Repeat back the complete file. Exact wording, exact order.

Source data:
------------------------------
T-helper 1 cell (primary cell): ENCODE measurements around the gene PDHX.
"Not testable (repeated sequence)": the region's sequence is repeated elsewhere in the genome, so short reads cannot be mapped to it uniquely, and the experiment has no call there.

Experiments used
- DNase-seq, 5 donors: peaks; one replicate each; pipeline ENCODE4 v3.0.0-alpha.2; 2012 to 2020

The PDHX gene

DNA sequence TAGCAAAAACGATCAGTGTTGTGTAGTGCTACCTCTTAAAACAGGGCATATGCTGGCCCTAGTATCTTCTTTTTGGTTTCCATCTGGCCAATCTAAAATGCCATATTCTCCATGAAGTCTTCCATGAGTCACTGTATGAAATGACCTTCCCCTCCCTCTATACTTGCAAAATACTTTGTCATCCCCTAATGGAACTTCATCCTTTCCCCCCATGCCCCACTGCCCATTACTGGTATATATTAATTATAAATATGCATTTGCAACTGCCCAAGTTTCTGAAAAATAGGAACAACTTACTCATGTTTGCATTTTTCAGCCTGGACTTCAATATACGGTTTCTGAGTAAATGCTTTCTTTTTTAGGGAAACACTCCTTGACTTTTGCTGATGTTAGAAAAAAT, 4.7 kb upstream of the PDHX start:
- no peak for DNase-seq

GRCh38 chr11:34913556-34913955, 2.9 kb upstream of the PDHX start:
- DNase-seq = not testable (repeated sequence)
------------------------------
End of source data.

T-helper 1 cell (primary cell): ENCODE measurements around the gene PDHX.
"Not testable (repeated sequence)": the region's sequence is repeated elsewhere in the genome, so short reads cannot be mapped to it uniquely, and the experiment has no call there.

Experiments used
- DNase-seq, 5 donors: peaks; one replicate each; pipeline ENCODE4 v3.0.0-alpha.2; 2012 to 2020

The PDHX gene

DNA sequence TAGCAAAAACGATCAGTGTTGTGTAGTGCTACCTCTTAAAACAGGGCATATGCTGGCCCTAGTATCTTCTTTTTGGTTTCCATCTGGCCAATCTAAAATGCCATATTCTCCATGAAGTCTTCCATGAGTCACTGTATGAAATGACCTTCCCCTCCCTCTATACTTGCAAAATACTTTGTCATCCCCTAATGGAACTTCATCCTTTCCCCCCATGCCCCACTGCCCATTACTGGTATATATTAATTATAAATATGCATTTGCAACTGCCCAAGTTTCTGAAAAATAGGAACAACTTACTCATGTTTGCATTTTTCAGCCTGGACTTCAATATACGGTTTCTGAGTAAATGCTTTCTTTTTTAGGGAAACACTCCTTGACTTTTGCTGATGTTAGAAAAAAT, 4.7 kb upstream of the PDHX start:
- no peak for DNase-seq

GRCh38 chr11:34913556-34913955, 2.9 kb upstream of the PDHX start:
- DNase-seq = not testable (repeated sequence)